Potatoes small. Causes: Poor growing conditions; calcium deficiency. See "Culture" on page 188 for growing guidelines. If soil test indicates calcium deficiency, amend soil as needed.
Cause: Exposure to light. Tubers exposed to light often turn green and develop a toxic substance known as solanine. Peel off green tissue before eating. Prevent greening by hilling plants with soil or mulch and renewing it as necessary. Store potatoes in the dark.
Potatoes with brown or black spots or patches on skin. Cause: Scurf. Peel off spots before using tubers. Soak seed pieces in compost tea before planting to help suppress fungal diseases. Do not plant spotted tubers: The resulting plants will produce only small tubers, many of which will rot.
Potatoes with rough, corky spots on skin. Cause: Scab. Him out spots before using tubers. Prevent this fungal disease by keeping soil pH below 5.5 and planting resistant cultivars such as 'Beltsville', 'Norland', 'Onoway', 'Pungo', 'Rhinered', 'Russet Burbank', 'Russian Banana', and 'Superior'.
Potatoes with wartlike bumps. Cause: Root knot nematodes. See "Leaves yellow; plant stunted and may be wilted" on page 189 for controls.
Potatoes knobby. Cause: Uneven soil moisture. If tuber growth is interrupted because of lack of soil moisture, tubers are often deformed. Keep soil moist, but not soggy, and never let it dry out.
Potatoes with a black, rotted ring at stem ends. Cause: Bacterial ring rot. Tubers have a soft, light brown ring in the flesh near the skin. See "Leaves discolored and puckered or curled" on page 188 for controls.
Potatoes with dark blotches on skin; flesh with dark, corky areas. Causes: Early blight; late blight. Trim out corky areas before using; discard severely affected tubers. See "Leaves with gray-brown, concentrically ringed spots" and "Leaves with water-soaked brown spots" above for controls.
Potatoes with gray to black areas in flesh; centers may be hollow. Causes: Waterlogged soil; extreme temperatures; potassium or phosphorus deficiency; mechanical injury; viral disease. Potatoes grown in wet, poorly drained soil often grow too fast and may develop a discolored and/or hollow area in the center.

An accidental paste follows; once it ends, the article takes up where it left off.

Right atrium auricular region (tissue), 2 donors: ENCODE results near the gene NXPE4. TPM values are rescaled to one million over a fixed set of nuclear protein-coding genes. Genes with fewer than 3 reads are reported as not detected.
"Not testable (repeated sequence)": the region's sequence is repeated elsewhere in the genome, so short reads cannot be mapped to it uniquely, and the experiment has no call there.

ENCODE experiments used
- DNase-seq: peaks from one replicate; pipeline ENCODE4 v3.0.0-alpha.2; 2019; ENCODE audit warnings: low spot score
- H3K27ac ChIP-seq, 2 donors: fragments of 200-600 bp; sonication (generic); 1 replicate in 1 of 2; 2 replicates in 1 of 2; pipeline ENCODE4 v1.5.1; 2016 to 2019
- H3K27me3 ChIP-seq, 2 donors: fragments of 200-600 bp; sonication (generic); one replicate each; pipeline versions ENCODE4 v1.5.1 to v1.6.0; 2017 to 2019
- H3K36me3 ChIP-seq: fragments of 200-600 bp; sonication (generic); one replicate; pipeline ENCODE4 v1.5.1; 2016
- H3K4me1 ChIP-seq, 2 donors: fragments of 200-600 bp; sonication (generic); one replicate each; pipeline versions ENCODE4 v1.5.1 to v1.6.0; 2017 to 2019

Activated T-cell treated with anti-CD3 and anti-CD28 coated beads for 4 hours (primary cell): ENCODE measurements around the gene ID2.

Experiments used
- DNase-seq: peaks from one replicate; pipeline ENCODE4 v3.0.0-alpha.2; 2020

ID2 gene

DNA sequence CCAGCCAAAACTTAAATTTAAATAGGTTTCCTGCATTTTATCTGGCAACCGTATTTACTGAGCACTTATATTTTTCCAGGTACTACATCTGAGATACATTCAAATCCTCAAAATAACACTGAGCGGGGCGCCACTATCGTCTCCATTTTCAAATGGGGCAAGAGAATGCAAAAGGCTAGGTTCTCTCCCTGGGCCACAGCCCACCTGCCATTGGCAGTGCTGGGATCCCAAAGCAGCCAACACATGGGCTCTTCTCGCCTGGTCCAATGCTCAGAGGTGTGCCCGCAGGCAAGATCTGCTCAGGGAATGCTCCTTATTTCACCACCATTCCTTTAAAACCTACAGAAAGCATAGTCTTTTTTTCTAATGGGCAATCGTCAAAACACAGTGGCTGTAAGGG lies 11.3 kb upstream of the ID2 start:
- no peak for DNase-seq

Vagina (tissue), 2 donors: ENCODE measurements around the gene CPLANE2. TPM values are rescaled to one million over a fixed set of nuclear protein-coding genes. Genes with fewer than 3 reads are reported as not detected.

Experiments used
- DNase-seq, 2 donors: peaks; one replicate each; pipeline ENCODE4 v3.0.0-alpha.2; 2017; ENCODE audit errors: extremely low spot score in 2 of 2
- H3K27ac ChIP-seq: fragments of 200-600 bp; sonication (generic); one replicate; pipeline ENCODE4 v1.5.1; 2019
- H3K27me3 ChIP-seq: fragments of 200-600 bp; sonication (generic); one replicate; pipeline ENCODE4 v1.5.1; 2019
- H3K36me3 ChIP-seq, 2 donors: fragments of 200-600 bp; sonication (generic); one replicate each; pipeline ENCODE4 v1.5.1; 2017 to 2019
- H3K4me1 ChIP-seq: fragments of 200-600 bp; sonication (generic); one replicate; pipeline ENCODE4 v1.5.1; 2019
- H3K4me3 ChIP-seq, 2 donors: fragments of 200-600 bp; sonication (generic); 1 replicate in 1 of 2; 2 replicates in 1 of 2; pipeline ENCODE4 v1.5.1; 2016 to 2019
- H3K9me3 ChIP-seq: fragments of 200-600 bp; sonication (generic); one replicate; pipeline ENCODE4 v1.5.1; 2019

Prevent problems by keeping soil moist, but not soggy.
Extremely hot weather or cold snaps before potatoes are harvested can cause similar symptoms. Prevent problems by keeping tubers well-covered with hilled-up soil or mulch.
Phosphorus or potassium deficiency can cause spots or patches of dark flesh. Oversize tubers with hollow centers may also indicate potassium deficiency. If deficiencies are suspected, have soil tested and amend as needed. If plants show symptoms of phosphorus deficiency, raise soil pH to 6.0 so the mineral will be more available to the plants.
Rough handling can cause mechanical injury, such as bruising, that appears as discolored areas on the flesh. Handle tubers gently when harvesting and storing to prevent problems. Plants suffering from viral diseases may produce deformed or discolored tubers. See "Leaves discolored and puckered or curled" on page 188 for controls.
Potatoes riddled with tunnels. Causes: Tuberworms; wireworms. If tubers have browned, silk-lined tunnels, look for tuber-worms. These pinkish white larvae are Vi" long and feed in tubers, stems, and leaves. Destroy infested tubers and plants. Prevent problems by keeping tubers hilled with soil as they grow and by removing the dead vines before digging tubers. Cover plants with row cover to prevent adult moths from laying eggs.
Wireworms are yellow to reddish brown, hard, segmented larvae up to l'A" long that tunnel into tubers and chew on roots. Adults are dark-colored, elongated click beeties. Apply parasitic nematodes to the soil before planting to control them. Avoid planting potatoes where sod or grain grew the previous season, because wireworms are often numerous there.
Potatoes spoil in storage. Cause: Bacterial or fungal rots. Poor growing conditions or improper curing or storage may encourage various rot diseases. See "Culture" on page 188 for growing guidelines.
Let vines yellow and dry before carefully digging tubers. Sort out any bruised, cut, cold injured, or diseased potatoes and keep them cool (around 40°F) until they can be used. Cure healthy tubers by storing them between 50° and 60°F for 2-3 weeks, then store them between 35° and 45°F in a humid place.
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